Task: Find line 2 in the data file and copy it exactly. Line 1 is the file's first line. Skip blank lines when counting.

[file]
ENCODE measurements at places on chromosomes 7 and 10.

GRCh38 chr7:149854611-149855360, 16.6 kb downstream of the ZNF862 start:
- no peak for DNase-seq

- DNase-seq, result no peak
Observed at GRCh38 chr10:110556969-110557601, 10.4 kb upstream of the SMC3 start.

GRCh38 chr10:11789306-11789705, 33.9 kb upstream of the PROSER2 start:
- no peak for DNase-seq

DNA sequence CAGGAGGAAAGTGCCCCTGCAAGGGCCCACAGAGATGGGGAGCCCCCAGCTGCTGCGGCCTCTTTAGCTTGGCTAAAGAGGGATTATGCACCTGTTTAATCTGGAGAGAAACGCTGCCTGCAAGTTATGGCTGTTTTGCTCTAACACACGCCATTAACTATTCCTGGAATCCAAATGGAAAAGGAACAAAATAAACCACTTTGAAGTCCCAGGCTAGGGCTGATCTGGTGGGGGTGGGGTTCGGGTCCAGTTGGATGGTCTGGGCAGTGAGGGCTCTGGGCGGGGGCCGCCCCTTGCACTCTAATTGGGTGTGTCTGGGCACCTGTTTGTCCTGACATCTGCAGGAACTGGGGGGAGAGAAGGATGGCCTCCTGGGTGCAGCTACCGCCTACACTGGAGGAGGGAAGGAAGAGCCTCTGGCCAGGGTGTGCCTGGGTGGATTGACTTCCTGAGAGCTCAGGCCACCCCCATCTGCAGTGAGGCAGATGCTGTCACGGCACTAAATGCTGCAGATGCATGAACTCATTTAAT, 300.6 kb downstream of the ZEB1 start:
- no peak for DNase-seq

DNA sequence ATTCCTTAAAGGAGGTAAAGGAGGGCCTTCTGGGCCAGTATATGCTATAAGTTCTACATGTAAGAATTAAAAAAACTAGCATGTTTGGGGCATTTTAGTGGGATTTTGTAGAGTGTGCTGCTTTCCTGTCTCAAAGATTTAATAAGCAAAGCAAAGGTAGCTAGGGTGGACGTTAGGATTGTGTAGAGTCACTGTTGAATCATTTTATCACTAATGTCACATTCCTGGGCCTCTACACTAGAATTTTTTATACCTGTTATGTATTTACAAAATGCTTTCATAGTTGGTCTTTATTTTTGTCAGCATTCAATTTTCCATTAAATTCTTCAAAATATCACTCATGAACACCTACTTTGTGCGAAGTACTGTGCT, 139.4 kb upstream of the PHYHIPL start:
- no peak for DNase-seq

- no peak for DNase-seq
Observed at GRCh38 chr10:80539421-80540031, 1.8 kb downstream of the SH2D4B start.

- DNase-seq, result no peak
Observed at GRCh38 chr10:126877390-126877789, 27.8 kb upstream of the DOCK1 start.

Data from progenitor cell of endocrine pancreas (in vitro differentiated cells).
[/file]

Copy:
GRCh38 chr7:149854611-149855360, 16.6 kb downstream of the ZNF862 start: